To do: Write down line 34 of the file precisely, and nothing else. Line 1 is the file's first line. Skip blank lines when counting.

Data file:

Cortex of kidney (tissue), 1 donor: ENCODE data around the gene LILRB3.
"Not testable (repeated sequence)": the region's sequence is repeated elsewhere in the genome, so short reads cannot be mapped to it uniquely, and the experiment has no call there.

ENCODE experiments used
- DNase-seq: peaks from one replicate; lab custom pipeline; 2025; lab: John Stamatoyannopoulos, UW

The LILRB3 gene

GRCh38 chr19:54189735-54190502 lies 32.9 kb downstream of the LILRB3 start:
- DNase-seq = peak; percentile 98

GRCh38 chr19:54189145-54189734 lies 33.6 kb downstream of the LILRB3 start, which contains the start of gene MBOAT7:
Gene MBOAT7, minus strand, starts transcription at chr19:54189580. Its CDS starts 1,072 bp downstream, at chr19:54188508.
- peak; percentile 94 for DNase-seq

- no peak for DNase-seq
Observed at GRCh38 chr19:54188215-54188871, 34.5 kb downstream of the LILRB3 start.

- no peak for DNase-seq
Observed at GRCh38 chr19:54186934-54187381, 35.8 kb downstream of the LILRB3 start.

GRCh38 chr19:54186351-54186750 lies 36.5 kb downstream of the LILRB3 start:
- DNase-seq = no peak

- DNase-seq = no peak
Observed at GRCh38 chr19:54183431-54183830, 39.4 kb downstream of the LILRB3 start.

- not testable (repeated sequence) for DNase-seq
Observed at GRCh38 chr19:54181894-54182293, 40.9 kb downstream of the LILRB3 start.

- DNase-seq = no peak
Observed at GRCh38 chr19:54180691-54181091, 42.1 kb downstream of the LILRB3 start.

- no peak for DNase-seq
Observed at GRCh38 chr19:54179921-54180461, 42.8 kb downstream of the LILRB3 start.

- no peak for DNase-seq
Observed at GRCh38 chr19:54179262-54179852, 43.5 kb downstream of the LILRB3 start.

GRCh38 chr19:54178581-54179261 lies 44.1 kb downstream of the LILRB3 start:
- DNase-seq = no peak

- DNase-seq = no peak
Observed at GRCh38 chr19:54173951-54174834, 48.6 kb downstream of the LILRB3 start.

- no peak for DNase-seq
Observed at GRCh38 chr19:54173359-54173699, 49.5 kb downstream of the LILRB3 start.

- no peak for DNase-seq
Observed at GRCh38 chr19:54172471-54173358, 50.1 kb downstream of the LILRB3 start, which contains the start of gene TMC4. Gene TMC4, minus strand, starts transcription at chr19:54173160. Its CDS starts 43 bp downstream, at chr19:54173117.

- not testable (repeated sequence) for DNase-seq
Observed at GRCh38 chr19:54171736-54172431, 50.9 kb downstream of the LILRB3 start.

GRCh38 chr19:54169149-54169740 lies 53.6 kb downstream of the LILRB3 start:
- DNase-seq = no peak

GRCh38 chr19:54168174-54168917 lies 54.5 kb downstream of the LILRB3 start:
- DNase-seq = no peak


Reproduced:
Observed at GRCh38 chr19:54172471-54173358, 50.1 kb downstream of the LILRB3 start, which contains the start of gene TMC4. Gene TMC4, minus strand, starts transcription at chr19:54173160. Its CDS starts 43 bp downstream, at chr19:54173117.